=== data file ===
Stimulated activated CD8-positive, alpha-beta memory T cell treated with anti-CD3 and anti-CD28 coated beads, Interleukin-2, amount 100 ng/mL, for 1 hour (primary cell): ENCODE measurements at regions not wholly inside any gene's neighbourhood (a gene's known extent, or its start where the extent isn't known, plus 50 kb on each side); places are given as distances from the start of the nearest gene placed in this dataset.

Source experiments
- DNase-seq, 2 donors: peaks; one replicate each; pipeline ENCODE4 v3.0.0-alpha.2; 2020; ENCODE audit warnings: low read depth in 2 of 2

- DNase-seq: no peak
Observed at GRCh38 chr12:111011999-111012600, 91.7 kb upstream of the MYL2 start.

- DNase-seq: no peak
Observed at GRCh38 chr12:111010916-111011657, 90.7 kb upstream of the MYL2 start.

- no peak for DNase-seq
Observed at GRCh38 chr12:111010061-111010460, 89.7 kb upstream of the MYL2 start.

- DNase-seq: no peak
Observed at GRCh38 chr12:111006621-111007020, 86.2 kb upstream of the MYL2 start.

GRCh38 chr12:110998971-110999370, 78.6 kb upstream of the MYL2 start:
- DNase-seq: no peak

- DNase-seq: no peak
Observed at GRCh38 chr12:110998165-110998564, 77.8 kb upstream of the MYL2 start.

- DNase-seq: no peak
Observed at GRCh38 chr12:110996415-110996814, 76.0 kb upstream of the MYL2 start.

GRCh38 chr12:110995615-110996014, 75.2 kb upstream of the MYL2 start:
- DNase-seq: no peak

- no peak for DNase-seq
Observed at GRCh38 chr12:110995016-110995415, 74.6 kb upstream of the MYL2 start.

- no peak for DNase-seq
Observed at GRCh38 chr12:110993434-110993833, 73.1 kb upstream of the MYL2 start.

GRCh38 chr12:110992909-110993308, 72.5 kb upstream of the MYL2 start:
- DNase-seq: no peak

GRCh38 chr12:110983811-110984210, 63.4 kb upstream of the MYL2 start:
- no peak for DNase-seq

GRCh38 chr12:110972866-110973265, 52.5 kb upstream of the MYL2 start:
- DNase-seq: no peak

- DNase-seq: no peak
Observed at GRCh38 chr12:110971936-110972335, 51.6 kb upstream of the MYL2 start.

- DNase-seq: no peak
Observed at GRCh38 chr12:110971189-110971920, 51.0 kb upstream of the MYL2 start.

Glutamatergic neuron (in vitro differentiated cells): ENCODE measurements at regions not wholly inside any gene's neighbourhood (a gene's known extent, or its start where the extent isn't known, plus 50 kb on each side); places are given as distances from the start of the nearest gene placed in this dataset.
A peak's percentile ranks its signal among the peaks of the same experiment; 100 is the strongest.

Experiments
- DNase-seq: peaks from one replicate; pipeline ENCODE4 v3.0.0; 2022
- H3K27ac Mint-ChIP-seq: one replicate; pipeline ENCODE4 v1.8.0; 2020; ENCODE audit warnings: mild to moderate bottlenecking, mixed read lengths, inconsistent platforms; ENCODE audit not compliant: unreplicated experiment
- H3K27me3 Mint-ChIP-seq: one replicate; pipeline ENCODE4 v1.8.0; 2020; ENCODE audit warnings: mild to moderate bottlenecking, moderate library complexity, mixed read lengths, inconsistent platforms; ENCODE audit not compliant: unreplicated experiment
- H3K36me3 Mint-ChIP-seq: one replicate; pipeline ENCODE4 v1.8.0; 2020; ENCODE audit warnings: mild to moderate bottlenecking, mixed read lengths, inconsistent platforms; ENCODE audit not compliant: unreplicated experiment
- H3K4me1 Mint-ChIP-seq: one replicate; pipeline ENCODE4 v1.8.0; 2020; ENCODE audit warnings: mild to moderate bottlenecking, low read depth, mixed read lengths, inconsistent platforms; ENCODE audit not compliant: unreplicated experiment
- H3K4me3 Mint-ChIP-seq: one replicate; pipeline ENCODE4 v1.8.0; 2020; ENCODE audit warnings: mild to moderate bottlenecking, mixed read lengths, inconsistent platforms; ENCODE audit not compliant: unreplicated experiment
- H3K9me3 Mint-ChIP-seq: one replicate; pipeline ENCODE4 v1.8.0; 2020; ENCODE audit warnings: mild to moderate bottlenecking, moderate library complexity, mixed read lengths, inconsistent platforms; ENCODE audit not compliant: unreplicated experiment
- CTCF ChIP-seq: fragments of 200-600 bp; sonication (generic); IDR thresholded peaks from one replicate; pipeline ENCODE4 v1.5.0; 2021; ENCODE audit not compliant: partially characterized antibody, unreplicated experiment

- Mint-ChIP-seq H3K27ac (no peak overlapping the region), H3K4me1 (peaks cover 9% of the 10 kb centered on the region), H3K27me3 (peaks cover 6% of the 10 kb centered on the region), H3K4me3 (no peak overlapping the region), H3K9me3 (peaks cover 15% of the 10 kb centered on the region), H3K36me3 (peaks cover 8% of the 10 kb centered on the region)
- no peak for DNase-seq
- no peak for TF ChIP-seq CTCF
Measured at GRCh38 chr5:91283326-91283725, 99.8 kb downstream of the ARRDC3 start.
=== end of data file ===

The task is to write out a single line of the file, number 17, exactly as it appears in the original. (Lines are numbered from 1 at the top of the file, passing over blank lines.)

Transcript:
Observed at GRCh38 chr12:110996415-110996814, 76.0 kb upstream of the MYL2 start.